Facilities Manager, Certified Instructor
TourAcademy at TPC Scottsdale
I recently played a round of golf with the North Scottsdale Men’s Golf Association (do a google search if you’re looking for some competitive golf) and had a great time. It had been a while since I’d played a competitive round, and going through the day reminded me of so many great and difficult things about tournament golf.
At the beginning of the day, everyone is always a bit nervous to some extent, myself included. If I’m not nervous I probably don’t care enough about what I’m doing, time to find something new that makes me nervous. The idea of being outside of what is comfortable is a strong recipe for growth. Not a strong recipe for always playing well, but a great opportunity to learn about yourself and your game quickly.
Having the courage to put your game to the test in a competitive round can have a dramatic effect on results, positive or negative. That extra bit of nervous energy, if you’re not ready for it, can make the opening few holes difficult, time feels like it moves quickly, decisions not as clear, in my case a couple over par after 5 holes.
That same nervous energy, when you’re ready for it, can also accelerate your results. I talked with a 12 handicap, who has never broken par, was 2 under with 3 holes to play and felt a great deal of pressure trying to close out his best round ever. The pressure to finish a round like that is very real and even though the score may change from player to player based on their ability, I promise you the feeling coming down the stretch does not. The fascinating part of this is that 99 percent of the time, no one really cares what you shoot, the pressure comes from our mind, our reaction to outside forces, in this case being 2 under par with 3 holes to go.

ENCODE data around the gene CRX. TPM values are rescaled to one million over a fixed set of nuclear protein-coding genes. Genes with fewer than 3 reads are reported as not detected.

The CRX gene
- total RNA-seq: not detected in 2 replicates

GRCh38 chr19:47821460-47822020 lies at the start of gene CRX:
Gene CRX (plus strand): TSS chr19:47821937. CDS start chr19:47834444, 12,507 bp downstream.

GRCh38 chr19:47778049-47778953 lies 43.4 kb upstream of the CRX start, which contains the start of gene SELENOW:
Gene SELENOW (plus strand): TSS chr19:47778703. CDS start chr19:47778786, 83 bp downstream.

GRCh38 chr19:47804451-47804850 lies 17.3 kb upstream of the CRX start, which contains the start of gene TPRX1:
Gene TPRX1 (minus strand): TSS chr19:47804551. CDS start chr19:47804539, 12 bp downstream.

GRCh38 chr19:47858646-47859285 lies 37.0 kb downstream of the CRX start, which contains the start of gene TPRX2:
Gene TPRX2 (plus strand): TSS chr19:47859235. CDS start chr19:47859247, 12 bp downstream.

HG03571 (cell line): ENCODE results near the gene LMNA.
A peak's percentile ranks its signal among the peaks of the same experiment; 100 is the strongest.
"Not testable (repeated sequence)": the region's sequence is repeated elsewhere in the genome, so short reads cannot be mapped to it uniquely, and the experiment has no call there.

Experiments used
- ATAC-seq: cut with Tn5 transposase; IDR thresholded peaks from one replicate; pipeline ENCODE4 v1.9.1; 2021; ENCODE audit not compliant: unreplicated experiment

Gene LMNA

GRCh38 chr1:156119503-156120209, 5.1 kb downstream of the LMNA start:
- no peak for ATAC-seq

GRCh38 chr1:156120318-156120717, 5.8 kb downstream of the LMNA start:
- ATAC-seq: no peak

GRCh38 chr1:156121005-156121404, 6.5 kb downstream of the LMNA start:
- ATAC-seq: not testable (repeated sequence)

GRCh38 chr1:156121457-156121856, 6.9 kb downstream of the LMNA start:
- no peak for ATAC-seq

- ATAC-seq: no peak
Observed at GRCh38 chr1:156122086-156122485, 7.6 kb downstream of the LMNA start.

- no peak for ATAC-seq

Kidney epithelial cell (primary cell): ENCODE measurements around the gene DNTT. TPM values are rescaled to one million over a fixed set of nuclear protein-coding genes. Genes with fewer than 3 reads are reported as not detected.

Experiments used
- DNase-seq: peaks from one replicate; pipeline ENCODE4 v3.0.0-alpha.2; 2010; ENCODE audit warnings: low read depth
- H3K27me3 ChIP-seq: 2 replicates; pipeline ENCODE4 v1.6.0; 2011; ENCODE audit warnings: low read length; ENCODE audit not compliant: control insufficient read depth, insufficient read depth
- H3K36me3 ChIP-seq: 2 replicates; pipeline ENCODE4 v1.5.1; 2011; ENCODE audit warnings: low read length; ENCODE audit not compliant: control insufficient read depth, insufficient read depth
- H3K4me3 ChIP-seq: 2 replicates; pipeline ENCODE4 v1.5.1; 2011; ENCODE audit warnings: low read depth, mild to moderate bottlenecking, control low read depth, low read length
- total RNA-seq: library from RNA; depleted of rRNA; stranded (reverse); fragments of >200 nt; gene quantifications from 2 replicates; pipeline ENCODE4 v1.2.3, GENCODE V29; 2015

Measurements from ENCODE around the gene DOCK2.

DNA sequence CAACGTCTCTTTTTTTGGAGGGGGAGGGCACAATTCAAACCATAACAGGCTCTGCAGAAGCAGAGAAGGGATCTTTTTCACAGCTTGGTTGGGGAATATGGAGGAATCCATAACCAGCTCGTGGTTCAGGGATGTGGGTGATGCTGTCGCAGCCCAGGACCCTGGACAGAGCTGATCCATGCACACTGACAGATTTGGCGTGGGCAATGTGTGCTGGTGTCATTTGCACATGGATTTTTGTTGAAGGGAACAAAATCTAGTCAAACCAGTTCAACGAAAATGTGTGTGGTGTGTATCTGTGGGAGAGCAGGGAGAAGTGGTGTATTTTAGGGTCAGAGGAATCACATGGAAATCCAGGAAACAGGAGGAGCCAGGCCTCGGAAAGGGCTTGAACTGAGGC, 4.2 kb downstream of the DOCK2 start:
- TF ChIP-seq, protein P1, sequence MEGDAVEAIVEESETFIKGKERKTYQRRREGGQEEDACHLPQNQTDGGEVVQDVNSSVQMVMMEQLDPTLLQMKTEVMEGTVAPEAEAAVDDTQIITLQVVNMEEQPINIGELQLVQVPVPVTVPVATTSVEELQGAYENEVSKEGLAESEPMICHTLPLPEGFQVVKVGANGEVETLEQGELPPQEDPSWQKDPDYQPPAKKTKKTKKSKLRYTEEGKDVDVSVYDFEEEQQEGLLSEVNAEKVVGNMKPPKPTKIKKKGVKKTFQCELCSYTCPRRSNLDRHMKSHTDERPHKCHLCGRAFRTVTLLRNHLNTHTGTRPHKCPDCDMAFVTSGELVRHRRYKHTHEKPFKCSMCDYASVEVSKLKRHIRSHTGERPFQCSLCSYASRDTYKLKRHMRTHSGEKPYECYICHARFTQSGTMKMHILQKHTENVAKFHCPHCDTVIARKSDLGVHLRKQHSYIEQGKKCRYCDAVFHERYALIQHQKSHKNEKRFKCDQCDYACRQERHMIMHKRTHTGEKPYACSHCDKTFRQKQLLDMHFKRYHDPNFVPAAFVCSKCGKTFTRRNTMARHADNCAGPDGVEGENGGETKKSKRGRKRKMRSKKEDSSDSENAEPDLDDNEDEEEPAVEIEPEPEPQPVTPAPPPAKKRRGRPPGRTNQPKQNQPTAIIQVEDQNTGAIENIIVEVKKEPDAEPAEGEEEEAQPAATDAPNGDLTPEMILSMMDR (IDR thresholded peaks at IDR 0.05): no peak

In my experience, the players who are successful are the ones who can calm their mind. Thinking about my score has never helped or hurt my chances of hitting a good shot, thinking about what I need to do to hit a good shot has. There is no short cut to accomplishing calm, the more you can put yourself in the situation, the more comfortable you’ll be, the more comfortable, the better your decisions and hopefully the better your golf will be. As you read the previous sentence, there are not many things in life this doesn’t apply to, a great game and a great way to practice difficult situations, both on the golf course and off.